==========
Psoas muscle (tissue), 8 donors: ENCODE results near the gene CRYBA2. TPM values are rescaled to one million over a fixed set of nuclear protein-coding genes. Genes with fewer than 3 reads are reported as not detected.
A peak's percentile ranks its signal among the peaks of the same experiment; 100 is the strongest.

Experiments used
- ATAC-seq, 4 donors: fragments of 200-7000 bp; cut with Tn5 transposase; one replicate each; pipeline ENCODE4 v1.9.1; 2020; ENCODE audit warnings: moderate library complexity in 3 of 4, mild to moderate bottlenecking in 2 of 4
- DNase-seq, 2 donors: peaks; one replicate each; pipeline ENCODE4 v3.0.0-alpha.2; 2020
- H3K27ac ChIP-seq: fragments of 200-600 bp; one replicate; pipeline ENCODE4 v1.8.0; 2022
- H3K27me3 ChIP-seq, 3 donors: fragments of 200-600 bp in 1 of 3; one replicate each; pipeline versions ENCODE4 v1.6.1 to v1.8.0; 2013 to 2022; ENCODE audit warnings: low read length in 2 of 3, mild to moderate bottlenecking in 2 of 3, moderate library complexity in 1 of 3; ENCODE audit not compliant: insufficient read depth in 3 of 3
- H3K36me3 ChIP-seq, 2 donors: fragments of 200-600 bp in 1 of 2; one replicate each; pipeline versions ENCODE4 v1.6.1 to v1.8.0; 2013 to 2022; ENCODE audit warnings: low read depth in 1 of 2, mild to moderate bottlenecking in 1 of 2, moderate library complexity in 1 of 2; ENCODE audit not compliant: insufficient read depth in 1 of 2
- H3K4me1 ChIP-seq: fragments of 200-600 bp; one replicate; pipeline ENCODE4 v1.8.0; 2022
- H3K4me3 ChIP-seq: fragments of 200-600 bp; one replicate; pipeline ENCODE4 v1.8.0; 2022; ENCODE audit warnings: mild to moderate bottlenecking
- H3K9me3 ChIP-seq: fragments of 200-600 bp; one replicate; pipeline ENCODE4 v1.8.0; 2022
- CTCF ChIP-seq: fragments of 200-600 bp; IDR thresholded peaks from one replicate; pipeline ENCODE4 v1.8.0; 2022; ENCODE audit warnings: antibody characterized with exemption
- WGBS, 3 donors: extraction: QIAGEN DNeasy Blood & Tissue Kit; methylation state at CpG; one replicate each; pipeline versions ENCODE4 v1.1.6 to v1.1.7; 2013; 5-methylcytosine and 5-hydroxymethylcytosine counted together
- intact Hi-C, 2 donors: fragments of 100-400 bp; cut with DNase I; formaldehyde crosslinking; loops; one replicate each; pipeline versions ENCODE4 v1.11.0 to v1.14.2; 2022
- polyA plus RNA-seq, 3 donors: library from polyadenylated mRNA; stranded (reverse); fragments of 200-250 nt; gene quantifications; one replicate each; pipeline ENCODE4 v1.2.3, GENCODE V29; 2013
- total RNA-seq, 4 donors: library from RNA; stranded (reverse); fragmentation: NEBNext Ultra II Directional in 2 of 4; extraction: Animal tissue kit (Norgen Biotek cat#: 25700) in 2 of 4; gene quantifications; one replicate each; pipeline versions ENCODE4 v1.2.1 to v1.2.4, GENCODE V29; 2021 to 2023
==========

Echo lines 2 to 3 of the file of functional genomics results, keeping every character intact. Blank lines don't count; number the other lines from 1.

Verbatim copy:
A peak's percentile ranks its signal among the peaks of the same experiment; 100 is the strongest.

Experiments used